In today's last-big primaries left (187 pledged delegates up for grabs of the 404 remaining) day, Sen. Barack Obama scored a decisive victory (around 15 points or more) in North Carolina and Sen. Hillary Clinton holds around a 4 point lead in Indiana with around 85% of precincts in, as of 23:00 "fast time" (EDT). Insofar as North Carolina is significantly bigger than Indiana, and insofar as Sen. Obama's margin of victory there will be greater than Sen. Clinton's margin in Indiana, assuming she even wins it at all, Obama will improve on his around 150 pledged delegate (and 135 or so overall delegate) lead, with only 217 pledged delegates left for grabs, in contests in Kentucky, West Virginia and Puerto Rico (likely for Clinton), and in Montana, South Dakota and Oregon (likely for Obama)... i.e., they'll all net out or come pretty close to doing so, and Obama's lead will hold... and superdelegates will start breaking in droves... for Obama.
The game is called "delegates;" telling us that if you count Florida and Michigan, (and only count White people at that) that Hillary "actually won" the "real" popular vote... or that some poll tells us Clinton will do better against McCain in selected counties in Florida and Ohio... really tells us nothing. If Clinton supporters want to make the case that the Rev. Wright has rendered Sen. Obama unelectable, apparently, the voters in both North Carolina and Indiana don't seem to be accepting that, given the respective margins tonight, which, as noted above, will give Obama a net delegate pick-up, despite "Hillary's momentum" and wall to wall Rev. Wright coverage on broadcast media (and of course, the shameless pandering on the gasoline tax).
If we accept polls that show that raw racism is something that Democrats should respect (i.e., evidently, a significantly higher number of Clinton voters say they would not vote for Obama than vice versa, and, as their policies are pretty much indistinguishable, I think we know why they would say this), then the Democratic Party may as well start selling the furniture at DNC headquarters, because it will no longer have a reason to be, nor would it ever again be assured of its only reliable base (hint: it's neither unions, nor working class White people).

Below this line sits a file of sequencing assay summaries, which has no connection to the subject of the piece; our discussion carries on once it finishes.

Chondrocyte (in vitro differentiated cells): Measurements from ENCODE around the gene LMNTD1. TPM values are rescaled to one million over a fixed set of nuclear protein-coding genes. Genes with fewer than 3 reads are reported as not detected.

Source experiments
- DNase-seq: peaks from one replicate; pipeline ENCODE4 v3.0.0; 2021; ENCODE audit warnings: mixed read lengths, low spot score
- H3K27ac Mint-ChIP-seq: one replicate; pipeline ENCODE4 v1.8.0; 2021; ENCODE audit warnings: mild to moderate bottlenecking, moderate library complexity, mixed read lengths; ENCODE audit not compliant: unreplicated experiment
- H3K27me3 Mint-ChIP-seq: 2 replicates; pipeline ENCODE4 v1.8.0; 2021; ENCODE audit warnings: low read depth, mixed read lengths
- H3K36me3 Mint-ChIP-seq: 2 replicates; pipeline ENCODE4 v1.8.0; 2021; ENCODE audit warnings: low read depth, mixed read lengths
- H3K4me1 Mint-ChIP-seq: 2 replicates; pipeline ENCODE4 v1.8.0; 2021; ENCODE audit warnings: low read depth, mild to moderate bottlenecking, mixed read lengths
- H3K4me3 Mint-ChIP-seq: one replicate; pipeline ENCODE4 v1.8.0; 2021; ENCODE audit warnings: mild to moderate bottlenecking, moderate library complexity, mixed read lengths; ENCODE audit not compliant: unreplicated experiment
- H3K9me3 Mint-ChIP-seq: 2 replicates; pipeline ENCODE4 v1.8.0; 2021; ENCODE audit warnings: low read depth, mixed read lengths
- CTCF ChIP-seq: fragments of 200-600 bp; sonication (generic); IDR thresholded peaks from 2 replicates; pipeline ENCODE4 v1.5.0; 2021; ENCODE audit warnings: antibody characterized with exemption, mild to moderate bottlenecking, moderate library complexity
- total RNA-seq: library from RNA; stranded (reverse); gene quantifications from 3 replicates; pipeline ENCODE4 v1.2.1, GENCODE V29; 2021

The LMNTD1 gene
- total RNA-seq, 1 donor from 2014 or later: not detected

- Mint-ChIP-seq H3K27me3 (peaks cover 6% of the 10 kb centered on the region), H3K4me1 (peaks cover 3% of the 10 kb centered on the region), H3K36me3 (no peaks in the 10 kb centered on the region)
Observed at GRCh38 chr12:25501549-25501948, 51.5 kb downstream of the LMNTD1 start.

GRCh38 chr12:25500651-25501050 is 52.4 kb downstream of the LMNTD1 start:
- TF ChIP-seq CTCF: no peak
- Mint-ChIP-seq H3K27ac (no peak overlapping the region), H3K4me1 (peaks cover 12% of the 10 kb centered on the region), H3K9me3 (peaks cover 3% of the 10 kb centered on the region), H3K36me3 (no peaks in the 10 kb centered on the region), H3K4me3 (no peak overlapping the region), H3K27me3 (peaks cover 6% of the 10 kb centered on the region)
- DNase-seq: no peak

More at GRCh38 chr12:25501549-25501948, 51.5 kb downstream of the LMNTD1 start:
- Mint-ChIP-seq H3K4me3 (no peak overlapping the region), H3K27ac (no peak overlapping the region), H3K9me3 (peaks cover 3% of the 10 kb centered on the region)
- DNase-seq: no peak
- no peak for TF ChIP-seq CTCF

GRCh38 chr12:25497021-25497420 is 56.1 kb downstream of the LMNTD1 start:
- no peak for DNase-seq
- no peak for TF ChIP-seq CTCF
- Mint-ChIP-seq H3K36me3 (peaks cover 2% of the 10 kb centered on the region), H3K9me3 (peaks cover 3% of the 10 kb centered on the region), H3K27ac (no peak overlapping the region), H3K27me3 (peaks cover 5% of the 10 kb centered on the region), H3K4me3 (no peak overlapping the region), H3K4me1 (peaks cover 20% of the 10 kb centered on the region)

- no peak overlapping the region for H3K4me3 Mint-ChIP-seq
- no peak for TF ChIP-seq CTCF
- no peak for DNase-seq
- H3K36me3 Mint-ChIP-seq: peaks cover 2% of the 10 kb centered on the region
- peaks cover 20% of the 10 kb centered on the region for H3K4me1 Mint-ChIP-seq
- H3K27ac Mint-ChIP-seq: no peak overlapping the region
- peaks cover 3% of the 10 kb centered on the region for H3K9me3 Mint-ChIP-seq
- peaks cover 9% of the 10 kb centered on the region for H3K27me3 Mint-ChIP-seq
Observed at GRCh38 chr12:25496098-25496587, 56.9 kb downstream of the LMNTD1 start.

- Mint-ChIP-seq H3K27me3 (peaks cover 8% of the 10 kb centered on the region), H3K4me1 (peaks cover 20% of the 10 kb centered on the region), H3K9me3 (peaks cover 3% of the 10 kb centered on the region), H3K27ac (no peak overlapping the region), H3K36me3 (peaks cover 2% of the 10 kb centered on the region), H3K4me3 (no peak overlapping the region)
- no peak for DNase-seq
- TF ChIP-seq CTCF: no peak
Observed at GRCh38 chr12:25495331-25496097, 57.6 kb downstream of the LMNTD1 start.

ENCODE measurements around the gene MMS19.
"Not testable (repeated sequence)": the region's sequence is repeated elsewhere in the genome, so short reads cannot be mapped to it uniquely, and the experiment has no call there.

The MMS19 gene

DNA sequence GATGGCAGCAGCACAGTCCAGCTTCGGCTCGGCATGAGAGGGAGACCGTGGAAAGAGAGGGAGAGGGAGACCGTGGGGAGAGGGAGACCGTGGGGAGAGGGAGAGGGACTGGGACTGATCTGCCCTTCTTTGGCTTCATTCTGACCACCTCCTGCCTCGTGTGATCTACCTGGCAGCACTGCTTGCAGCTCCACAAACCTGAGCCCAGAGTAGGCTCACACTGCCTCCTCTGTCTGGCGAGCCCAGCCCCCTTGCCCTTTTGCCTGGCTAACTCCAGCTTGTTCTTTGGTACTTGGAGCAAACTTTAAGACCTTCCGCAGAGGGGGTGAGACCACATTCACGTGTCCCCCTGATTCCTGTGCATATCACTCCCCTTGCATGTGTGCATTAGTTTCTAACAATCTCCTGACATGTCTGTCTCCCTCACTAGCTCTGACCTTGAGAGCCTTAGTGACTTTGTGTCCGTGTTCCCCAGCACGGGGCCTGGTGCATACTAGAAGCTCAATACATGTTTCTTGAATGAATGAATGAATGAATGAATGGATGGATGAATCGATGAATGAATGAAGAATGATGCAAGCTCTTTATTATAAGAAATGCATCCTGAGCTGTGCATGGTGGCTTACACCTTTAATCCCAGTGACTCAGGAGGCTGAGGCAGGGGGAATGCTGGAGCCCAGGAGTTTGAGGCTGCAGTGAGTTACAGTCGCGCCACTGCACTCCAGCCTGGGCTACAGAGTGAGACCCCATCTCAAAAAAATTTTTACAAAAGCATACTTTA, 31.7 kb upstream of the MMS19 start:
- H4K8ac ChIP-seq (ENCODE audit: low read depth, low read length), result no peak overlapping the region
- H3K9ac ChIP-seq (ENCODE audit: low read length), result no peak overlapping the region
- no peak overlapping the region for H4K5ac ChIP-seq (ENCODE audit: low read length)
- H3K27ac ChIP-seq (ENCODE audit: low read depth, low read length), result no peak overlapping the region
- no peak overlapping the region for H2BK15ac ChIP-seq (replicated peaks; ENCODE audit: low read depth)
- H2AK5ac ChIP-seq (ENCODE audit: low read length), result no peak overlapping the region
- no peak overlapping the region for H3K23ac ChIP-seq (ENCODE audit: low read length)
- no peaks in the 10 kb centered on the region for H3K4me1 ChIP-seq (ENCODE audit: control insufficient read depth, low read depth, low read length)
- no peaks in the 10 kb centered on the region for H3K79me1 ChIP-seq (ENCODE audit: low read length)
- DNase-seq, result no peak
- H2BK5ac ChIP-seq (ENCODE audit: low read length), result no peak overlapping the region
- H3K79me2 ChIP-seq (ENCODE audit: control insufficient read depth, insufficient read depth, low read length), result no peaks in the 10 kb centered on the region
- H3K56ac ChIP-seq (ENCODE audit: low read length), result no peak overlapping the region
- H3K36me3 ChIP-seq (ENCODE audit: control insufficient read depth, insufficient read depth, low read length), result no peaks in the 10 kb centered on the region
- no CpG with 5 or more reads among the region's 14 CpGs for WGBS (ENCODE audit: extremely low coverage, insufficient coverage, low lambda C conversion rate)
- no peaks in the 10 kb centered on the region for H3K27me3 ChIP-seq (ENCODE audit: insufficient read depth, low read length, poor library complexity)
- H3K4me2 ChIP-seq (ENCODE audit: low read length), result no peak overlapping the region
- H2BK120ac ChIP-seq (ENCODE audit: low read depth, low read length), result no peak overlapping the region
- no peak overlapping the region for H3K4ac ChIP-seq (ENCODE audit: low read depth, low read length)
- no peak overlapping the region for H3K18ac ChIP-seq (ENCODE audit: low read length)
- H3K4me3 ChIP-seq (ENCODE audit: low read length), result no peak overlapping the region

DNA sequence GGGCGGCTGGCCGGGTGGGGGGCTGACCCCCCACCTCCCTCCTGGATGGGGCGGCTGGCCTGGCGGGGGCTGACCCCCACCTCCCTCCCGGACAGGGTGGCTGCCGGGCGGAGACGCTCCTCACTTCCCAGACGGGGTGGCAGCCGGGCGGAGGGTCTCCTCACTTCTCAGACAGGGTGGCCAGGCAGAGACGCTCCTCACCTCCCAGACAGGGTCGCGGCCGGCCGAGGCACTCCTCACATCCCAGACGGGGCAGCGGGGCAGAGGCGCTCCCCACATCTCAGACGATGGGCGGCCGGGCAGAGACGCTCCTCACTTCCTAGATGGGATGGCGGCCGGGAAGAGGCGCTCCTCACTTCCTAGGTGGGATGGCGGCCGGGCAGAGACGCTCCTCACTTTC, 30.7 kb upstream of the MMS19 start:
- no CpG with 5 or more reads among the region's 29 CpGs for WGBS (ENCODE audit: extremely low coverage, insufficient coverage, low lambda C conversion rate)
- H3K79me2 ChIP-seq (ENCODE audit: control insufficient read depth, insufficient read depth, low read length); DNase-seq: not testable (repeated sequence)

So... while this election may be too important for Democrats to lose, if it involves "winning" by elevating the candidate in distant second place in delegates, "winning" may well be a Pyrrhic victory: the end of the Democratic Party in any meaningful sense. Not that Sen. Clinton (and certainly Pres. Clinton) seem to care a jot about this. If the argument that Obama-- a man who was a state legislator just three and a half years ago, is unelectable, then the answer to that problem might well be "Al Gore" (Gore-Obama?), but it is surely not the candidate with every conceivable advantage of name recognition, organization and fund-raising prowess and a popular husband ex-President to boot who still couldn't beat the man who was a state legislator three years ago (because she ran one of the stupidest campaigns in the history of the world).
Does Sen. Clinton have every right to soldier on? Yessirree, and frankly, if I were her, I might well myself, because this may well be her last opportunity to run, and certainly, she may never be this close again. Of course, it's quite possible that her campaign is broke (again). And superdelegates are now going to start committing in droves, insofar as, while there are nominally 5 or 6 more contests, they are, combined, barely more than tonight's total, which included an Indiana that had many demographic similarities to Clinton-strongholds Ohio and Pennsylvania, and yet, it might well only be Rush Limbaugh's operation chaos that pushes her over the top there.
Is primary season and the race for the Democratically nomination technically or mathematically over? Not by a long-shot. Is it over? Yes, boys and girls, I'm afraid that it's over.
Hey, who knows? If Sen. Obama can wrap this up in the next few days, he might even have time to come to our Columbia '83 class reunion in three weeks time. No... crazy talk on my part. But unless Sen. Obama is videotaped on a boat called Monkey Business, or shows up on the client list of the Emperors Club, or some other outrageous scandal that involves sex, any doubt that he will be the Democratic nominee has by and large just been removed.
Update: It's around 00 45 on 6 May, and Joe Gandelman of The Moderate Voice tells us that votes are still being counted in Lake County, home of Gary, IN, and turnout was so high, that Obama might pull out a win in Indiana. If this is indeed the case, then, without mincing words, it's all over tonight. Stay tuned; follow along with Joe and TMV to keep up; Joe's in San Diego, so he'll be up a bit longer than I, who end my blogging evening... right now. G'night everybody!